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Mindset change: Leadership extraordinaire: Challenging oneself

The success equation is undergoing a robust transition, challenging leaders to embrace a new mode of driving entities they run. Regardless of the sector one is in, the bottom line remains that people can no longer be managed like sheep just to follow their leader blindly. The new generation of followers has a different mode of achieving success; it craves to be heard, to be appreciated and to have the power to challenge authorities whenever necessary without fear of retribution.

Circumstances are clear that the 21st century requires a leadership that challenges itself, that surrounds itself with minds that are ready to challenge it, that articulates its vision with an open mind that it could be challenged within. This is the leadership that strives to look forward and achieve no matter the surrounding circumstances. This is the leadership that could best be termed the Abraham Lincoln success leadership code.

In the article Leadership lessons from Abraham Lincoln, historian Doris Kearns Goodwin emphasizes that you have to surround yourself with people who can argue with you and question your assumptions and this particularly helps if you can bring in people whose temperaments differ from your own.

This leadership style does not entail that you bring every jim and jack into your leadership circle. It challenges that every leader looks at his or her rivals and choose the best and most able people among them to help in shaping a corporate or political ideology forward.

Pointing out to the philosophy, Abraham Lincoln brought Salmon Chase into his cabinet as treasury secretary knowing full well that Chase craved for the presidency. The rivalry was even more manifested through Chase’s undermining of Lincoln all the time with cabinet members, so too congress. To Lincoln what mattered was that Chase was doing his job. The more Chase considered himself a better leader deep in his mind the more he wanted to prove it through his position. In the very end all the credit went to Lincoln.

Theodore Roosevelt long saw it as he explains: “it is not the critic who counts, not the man who points out how the strong man stumbled, or where the doer of deeds could have done better. The credit belongs to the man who is actually in the arena, whose face is marred by dust and sweat and blood, who strives valiantly, who errs and comes short again and again, who knows the great enthusiasm, the great devotions, and spends himself in a worthy cause, who at best knows in the end triumphs of high achievement and who at the worst, if he fails, at least fails while daring greatly so that his place shall never be with those cold and timid souls who know neither victory nor defeat.”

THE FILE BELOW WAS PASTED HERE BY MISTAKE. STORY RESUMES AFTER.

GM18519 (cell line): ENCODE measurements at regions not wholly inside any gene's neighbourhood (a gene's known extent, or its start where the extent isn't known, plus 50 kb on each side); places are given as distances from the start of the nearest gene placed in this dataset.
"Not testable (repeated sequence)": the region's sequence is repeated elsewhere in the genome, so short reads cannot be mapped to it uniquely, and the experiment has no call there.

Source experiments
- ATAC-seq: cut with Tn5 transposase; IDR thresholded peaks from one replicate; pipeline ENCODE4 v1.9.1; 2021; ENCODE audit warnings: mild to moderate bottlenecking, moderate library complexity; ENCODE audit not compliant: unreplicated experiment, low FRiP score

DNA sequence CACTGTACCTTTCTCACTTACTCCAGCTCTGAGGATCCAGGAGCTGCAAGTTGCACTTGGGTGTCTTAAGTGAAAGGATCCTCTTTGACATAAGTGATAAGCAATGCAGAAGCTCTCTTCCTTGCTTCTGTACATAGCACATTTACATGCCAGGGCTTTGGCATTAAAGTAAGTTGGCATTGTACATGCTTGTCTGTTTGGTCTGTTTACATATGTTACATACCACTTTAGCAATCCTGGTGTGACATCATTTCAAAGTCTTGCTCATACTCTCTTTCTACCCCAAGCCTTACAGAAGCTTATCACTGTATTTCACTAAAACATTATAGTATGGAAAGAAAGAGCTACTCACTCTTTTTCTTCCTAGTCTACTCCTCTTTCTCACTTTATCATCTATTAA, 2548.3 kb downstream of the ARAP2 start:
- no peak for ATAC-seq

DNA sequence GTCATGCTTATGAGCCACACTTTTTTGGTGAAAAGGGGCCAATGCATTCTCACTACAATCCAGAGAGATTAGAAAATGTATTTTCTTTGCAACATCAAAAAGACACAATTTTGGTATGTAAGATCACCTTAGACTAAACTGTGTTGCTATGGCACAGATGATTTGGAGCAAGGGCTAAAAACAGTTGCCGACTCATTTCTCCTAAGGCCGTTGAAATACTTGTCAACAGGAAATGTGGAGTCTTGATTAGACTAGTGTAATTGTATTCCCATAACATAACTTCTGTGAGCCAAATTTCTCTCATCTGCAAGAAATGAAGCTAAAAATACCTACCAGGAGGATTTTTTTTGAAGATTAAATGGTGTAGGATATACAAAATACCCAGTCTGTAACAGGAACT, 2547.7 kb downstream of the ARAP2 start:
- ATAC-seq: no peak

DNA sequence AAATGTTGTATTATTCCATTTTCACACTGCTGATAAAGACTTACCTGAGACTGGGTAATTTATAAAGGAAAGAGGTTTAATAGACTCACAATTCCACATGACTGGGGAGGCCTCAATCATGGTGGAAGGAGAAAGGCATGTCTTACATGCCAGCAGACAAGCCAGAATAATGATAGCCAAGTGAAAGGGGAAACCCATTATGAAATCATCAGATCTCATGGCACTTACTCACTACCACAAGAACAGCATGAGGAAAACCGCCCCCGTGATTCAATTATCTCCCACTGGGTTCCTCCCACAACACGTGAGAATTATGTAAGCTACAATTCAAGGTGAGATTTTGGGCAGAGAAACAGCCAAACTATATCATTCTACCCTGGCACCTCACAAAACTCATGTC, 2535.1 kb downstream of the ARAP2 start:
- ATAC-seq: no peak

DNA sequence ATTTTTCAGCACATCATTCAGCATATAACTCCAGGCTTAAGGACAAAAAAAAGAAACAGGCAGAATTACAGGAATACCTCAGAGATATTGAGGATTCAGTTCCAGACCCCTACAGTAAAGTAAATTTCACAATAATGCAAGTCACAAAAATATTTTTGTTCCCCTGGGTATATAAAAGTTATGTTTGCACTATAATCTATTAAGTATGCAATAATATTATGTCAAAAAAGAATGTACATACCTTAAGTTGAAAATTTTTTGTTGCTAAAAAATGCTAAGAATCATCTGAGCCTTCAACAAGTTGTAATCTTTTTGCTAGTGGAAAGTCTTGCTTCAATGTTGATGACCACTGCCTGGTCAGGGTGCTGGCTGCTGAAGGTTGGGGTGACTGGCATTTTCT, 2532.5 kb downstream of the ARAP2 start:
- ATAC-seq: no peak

Over a century years later, Barack Obama saw the merit of using the Abraham Lincoln success code. He brought into his cabinet heavyweight politicians who were themselves past and future contenders into his cabinet. Obama was well convinced that the strategy would challenge his thinking all the times and there would be no time for complacency or hero worshipping. He had surrounded himself with lions that were not afraid to maul his ideologies thus at the very same time keeping him vigilant with his policies and strategies. Obama chose his chief rival, Hillary Clinton, to be the Secretary of State. He went on to pick Joe Biden to be his vice president. In his cabinet he included powerful republicans like Robert Gates and Ray LaHood.

It needs no emphasis that corporate bodies that are struggling to compete on the market and become profitable are in such a dire situation as a result of well entrenched culture that is awash with the followership that could not challenge the leader, the followership that takes comfort sitting in the backseat taking to initiative to steer their corporate bus towards the path of success. The end result is mediocrity and loss of corporate identity.

The political sector is no exception. Political parties have been crumbling as a result of entrenching a leadership that never challenges itself. People with dissenting views have great value as they offer the alternative that a leader may never have comprehended. In general sense, dissenting views are a reality check. It is not surprising, therefore, that when we fail in any sector, there will be those who say, ‘but we said it and we knew it would end like this’.

This is now the time for a leadership analysis and for leaders to embrace the Abraham Lincoln success code be it in a family, work place, political circles and corporate leadership positions. Leadership is changing and the 21st century demands a dissenting-views responsive leadership.

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